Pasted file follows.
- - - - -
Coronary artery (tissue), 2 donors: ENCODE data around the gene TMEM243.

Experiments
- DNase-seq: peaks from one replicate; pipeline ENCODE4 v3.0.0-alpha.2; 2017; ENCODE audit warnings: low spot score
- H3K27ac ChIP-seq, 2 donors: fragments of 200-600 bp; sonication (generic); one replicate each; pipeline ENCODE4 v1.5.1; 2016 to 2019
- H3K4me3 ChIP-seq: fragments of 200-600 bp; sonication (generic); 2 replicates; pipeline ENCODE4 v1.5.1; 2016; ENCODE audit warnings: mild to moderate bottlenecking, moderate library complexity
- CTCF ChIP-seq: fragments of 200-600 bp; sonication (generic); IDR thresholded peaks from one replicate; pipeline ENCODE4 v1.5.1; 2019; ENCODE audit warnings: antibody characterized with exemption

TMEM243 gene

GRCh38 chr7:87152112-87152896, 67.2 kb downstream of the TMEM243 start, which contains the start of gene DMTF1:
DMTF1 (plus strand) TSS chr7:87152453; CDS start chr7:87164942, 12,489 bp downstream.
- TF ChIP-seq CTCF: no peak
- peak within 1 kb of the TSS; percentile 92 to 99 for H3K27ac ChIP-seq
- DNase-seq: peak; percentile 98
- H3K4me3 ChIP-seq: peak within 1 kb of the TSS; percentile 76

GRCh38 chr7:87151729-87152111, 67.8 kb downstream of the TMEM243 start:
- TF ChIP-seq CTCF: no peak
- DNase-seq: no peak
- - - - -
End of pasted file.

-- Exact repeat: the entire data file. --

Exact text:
Coronary artery (tissue), 2 donors: ENCODE data around the gene TMEM243.

Experiments
- DNase-seq: peaks from one replicate; pipeline ENCODE4 v3.0.0-alpha.2; 2017; ENCODE audit warnings: low spot score
- H3K27ac ChIP-seq, 2 donors: fragments of 200-600 bp; sonication (generic); one replicate each; pipeline ENCODE4 v1.5.1; 2016 to 2019
- H3K4me3 ChIP-seq: fragments of 200-600 bp; sonication (generic); 2 replicates; pipeline ENCODE4 v1.5.1; 2016; ENCODE audit warnings: mild to moderate bottlenecking, moderate library complexity
- CTCF ChIP-seq: fragments of 200-600 bp; sonication (generic); IDR thresholded peaks from one replicate; pipeline ENCODE4 v1.5.1; 2019; ENCODE audit warnings: antibody characterized with exemption

TMEM243 gene

GRCh38 chr7:87152112-87152896, 67.2 kb downstream of the TMEM243 start, which contains the start of gene DMTF1:
DMTF1 (plus strand) TSS chr7:87152453; CDS start chr7:87164942, 12,489 bp downstream.
- TF ChIP-seq CTCF: no peak
- peak within 1 kb of the TSS; percentile 92 to 99 for H3K27ac ChIP-seq
- DNase-seq: peak; percentile 98
- H3K4me3 ChIP-seq: peak within 1 kb of the TSS; percentile 76

GRCh38 chr7:87151729-87152111, 67.8 kb downstream of the TMEM243 start:
- TF ChIP-seq CTCF: no peak
- DNase-seq: no peak